Wednesday, September 5, 2012

Obamacare at the DNC

Last night was the first night of the Democratic National Convention. I watched about an hour and a half of it. Two main points stuck out to me: a claim about the effects of Obamacare, and an explanation by Michelle Obama about how her husband makes decisions. I'll address the first here, and the second in the next post.

First, in Kathleen Sebelius's speech, she repeats a line that has been the cornerstone to the argument in favor of Obamacare:
[I]f you already have insurance you like, you can keep it.
This is a big Democratic talking point. (Actually, the whole speech is nothing but a list of talking points strung together, but that's another post.) The President has said it before, as well:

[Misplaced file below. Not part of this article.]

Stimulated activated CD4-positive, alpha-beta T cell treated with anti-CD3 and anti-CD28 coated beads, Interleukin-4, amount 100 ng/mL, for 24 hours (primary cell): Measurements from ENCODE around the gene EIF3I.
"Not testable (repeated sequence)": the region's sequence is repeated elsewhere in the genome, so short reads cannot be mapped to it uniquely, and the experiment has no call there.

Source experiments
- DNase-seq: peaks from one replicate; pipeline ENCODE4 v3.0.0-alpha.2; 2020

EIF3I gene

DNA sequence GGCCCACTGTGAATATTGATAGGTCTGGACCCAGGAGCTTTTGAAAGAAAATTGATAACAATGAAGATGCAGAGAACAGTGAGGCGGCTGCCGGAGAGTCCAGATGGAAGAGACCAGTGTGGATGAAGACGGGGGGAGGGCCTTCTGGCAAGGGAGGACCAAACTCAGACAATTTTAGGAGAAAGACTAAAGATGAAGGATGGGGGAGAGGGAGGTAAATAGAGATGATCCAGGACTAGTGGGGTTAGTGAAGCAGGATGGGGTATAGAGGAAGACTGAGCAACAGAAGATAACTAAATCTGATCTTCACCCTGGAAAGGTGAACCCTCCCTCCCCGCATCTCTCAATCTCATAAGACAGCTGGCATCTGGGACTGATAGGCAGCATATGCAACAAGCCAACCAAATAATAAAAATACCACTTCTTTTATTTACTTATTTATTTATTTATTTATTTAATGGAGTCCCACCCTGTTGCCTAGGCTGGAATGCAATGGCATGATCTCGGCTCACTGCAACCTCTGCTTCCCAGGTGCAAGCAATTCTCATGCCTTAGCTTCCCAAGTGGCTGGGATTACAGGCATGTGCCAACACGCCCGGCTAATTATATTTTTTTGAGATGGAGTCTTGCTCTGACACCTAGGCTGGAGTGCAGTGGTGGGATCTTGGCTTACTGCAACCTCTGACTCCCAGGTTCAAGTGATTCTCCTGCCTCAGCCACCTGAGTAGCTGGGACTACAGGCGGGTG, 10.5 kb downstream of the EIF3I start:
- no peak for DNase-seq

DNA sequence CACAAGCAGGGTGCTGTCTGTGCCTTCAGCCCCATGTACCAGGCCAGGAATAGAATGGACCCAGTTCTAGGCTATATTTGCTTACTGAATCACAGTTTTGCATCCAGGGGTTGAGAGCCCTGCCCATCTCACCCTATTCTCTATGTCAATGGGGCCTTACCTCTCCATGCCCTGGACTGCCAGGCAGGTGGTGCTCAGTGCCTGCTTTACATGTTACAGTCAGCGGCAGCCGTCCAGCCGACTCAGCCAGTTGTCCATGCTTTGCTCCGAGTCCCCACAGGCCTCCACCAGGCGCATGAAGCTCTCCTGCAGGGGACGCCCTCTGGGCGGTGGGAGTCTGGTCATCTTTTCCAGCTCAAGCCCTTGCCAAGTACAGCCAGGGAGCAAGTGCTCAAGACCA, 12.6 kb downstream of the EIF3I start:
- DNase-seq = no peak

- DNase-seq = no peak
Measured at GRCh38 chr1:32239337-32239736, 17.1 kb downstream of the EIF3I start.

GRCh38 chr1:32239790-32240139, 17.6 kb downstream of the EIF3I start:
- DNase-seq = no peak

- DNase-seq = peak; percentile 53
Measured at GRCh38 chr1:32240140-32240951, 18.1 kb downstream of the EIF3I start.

Let me be clear: If you like your doctor or healthcare provider, you can keep them. If you like your health care plan, you can keep that too. (President Obama, July 15, 2009)
This is the prime example of wishing the law did something it does not -- or if you believe the intent is more sinister, deliberately misleading the public. The claim is clearly not true because not all plans will legally qualify and there will be/have been behavioral responses to the law both by people and firms forcing people to change their coverage. For instance, see herehere, and here.

If it were true, and people could voluntarily keep everything about their health care and insurance the way it is now, the law would have had a good shot at being welfare improving by revealed preference. In consumer theory, if a person's choice set changes, and he can still choose the bundle he had before, then he must be better off because if he changes his consumption bundle, it's because he likes the new option better. Sadly, this is not the case for Obamacare, no matter how much Sebelius and the President wish it to be.


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